Eddie Hamilton A.C.E is no stranger to impossible tasks.
From seamlessly piecing together fight sequences in the Kick-Ass and Kingsman franchises, to completing one of the most ambitious of all Mission: Impossible films, Eddie Hamilton has mastered the art of combining high-action and high-emotion to create memorable cinematic experiences for audiences.
We sat down with him to talk sequels, stunts, and storytelling in the latest chapter in the Mission: Impossible franchise…
What was it like returning to the Mission: Impossible franchise?
Very exciting! I’m a fan of these movies. A lot of the same people are coming back – same writer/director and all of my team that was with me on Kingsman: The Golden Circle. I really enjoy working with Chris McQuarrie and Tom Cruise is a great collaborator as producer on the film.
I got to travel to New Zealand and Abu Dhabi where they were filming. I got to travel to New York. I got to do test screenings in Arizona and Las Vegas. I’ve been able to travel a lot and have a real adventure for the last 16 months as the film has evolved in the editing room.
Is there usually lots of traveling involved?
On Mission: Impossible – Rogue Nation, I didn’t travel so much with the unit. I did travel a little bit but I think this one has probably been the greatest adventure in terms of traveling around with a portable edit suite — my laptop, Avid Media Composer and a 40TB hard drive attached with all the media.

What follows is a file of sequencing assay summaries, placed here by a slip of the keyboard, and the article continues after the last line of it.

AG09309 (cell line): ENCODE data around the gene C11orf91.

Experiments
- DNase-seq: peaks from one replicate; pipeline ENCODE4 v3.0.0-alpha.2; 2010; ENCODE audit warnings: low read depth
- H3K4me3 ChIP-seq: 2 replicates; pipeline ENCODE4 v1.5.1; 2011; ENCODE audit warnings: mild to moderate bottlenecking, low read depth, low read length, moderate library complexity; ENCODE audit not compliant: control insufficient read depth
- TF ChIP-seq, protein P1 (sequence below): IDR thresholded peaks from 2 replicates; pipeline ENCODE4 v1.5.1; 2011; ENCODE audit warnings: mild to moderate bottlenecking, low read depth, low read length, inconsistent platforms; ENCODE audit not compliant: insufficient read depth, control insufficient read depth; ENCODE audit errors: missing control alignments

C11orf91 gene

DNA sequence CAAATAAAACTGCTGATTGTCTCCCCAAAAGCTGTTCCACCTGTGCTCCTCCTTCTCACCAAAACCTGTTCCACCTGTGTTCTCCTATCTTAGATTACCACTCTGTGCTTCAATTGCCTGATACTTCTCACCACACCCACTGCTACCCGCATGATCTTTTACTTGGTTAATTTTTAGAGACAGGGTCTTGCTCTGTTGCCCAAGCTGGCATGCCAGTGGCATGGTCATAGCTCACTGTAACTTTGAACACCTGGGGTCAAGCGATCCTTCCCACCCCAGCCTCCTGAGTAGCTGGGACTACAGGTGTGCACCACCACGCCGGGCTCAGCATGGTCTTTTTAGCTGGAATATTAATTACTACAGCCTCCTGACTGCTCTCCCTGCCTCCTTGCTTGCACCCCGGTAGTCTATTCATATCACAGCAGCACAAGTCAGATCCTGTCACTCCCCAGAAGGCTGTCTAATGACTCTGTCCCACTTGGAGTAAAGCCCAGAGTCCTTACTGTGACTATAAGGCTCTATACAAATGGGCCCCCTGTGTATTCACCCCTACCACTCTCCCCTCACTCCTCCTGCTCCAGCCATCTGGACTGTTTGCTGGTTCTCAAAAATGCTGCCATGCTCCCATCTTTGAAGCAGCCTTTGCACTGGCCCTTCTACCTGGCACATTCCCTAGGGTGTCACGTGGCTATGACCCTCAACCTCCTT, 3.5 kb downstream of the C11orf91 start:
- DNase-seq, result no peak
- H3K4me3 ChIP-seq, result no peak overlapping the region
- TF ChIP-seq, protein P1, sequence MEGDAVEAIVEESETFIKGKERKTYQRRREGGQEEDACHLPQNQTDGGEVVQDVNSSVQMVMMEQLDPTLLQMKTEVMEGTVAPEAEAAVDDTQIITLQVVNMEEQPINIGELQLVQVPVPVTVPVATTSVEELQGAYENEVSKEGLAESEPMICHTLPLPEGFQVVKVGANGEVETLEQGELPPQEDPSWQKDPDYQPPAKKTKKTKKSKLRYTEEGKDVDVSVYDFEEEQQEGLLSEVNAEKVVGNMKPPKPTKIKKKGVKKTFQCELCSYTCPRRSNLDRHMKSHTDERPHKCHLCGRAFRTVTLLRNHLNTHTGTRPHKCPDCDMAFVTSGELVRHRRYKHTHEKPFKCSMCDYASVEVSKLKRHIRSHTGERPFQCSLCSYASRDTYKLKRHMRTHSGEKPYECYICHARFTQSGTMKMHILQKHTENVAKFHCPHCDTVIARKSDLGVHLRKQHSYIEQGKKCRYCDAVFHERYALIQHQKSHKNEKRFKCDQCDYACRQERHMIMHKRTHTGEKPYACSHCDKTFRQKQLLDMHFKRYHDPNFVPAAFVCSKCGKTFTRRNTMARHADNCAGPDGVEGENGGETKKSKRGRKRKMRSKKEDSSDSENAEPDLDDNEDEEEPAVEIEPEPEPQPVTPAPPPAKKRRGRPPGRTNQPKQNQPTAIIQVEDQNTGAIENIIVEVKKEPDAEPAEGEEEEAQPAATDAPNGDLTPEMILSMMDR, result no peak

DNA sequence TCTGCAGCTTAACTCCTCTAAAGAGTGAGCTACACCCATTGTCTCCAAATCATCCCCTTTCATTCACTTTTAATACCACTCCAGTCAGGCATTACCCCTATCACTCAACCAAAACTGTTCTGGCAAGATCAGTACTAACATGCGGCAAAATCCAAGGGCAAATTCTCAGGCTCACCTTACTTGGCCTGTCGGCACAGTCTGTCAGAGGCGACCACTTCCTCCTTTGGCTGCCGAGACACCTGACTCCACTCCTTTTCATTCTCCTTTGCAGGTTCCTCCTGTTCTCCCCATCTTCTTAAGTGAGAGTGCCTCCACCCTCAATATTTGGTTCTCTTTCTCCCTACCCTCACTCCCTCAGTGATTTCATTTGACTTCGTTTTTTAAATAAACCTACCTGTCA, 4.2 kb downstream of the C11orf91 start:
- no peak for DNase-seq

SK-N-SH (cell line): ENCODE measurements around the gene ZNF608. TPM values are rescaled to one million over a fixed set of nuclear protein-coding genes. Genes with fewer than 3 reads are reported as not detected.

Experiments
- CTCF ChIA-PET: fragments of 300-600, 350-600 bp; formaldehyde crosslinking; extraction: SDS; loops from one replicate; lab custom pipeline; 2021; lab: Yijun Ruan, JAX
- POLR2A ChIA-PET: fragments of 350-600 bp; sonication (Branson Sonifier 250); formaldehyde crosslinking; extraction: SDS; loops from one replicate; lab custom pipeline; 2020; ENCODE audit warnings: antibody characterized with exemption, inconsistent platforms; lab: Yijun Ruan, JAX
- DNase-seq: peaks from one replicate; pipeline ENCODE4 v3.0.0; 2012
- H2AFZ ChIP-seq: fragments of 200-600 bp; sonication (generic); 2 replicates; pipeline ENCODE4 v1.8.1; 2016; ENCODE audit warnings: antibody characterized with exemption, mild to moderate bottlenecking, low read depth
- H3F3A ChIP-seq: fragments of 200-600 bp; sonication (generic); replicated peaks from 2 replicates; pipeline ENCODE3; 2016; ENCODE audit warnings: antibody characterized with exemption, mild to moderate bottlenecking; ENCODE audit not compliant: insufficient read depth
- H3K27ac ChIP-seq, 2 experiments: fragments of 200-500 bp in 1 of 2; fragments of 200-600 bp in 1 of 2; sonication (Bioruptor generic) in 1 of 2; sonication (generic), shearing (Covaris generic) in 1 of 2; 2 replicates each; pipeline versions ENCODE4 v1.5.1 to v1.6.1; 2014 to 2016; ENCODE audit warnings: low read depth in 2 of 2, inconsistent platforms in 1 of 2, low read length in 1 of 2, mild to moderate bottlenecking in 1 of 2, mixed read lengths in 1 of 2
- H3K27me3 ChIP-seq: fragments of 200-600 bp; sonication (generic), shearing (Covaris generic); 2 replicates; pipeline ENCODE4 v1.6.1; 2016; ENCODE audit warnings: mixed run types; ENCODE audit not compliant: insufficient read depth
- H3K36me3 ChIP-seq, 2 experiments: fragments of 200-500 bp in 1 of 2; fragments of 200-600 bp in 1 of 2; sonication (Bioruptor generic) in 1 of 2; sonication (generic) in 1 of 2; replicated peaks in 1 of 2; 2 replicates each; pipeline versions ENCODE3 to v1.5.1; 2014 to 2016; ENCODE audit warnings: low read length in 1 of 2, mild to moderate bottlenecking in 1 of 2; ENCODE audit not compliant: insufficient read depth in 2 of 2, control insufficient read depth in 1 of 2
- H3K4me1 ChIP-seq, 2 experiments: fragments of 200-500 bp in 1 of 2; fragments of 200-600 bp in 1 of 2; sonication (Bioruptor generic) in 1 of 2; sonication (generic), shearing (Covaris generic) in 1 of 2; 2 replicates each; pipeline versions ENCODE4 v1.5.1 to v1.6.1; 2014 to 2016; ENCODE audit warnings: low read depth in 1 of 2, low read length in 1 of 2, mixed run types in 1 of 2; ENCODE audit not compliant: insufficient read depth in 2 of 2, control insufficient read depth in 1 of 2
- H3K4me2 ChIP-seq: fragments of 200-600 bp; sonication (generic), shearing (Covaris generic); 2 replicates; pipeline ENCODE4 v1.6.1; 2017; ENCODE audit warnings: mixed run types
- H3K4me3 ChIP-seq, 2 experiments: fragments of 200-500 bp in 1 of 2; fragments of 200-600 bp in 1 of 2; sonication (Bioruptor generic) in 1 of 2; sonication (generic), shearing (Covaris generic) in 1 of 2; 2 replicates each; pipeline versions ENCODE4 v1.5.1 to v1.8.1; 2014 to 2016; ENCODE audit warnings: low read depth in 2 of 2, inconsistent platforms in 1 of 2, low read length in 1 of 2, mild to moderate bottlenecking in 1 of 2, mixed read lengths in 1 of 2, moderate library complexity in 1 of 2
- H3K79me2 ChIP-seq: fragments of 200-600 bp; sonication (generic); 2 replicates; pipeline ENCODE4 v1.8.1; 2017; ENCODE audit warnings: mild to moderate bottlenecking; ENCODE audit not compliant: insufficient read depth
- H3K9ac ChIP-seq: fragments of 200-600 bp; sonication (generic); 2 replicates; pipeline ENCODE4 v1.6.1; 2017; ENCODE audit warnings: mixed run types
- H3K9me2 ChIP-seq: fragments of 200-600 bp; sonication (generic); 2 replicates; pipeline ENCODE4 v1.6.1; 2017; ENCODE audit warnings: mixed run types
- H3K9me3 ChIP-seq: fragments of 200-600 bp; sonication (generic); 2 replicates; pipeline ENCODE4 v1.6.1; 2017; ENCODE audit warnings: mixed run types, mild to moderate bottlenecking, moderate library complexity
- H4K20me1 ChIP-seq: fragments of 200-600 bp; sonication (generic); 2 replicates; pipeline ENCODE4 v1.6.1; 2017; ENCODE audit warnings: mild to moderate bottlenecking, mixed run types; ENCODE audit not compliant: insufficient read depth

Tell us about building Mission: Impossible – Fallout in the editing room.
We worked on Avid Media Composer. All the 35mm film was scanned at 4K at Pinewood Post. The 4K DPX files were transcoded to Avid Ultra High Definition DNxHR LB 2160p MXF files which we imported on a daily basis into the Media Composer so I always had incredibly high-quality original files to look at. My team of assistants would prepare scene bins for me and then I would work through the footage and build the scenes as they were coming in on a daily basis.
We filmed for about 160 days in total with a twelve week break about two-thirds of the way through because Tom Cruise broke his ankle. This allowed us time to look at the film and really figure out what would be the very best to film for the rest of the period where they were rolling cameras. We tried to look at it as a positive thing. Tom’s broken ankle gave us a chance to really take stock of the movie and improve it.
We started filming in April . We finished filming at the end of February  with a twelve week break. We raced to prepare friends and family screenings and test screenings every few weeks. Chris McQuarrie is a strong believer in testing films with an audience and listening carefully to the audience responses to make sure that any concerns they have are addressed. He committed [himself] to making a very successful piece of mass entertainment that works for a large number of people in the audience. He’s extremely sensitive to that and wants the film to be great fun for as many people as possible.
He is also aware that you don’t have to have watched any of the previous movies to enjoy this one. The film stands on its own as well as being part of the franchise. For fans of the films, there are a lot of easter eggs in there from the other movies, but if you come to the film fresh, you can still watch it and enjoy it as an action-adventure suspense movie.
Does it get easier from sequel to sequel or are there new challenges?
There are always new challenges with every film. Each film is a unique jigsaw puzzle and you only ever make each film once. However much experience you’ve got, you’re only going to be creating that film once, and then when you start another film, it’s a whole other puzzle. There’s a lot of experimentation and there are a lot of mistakes that get made during the creative process until you find the best combination of images, the best story and the best pace for the film.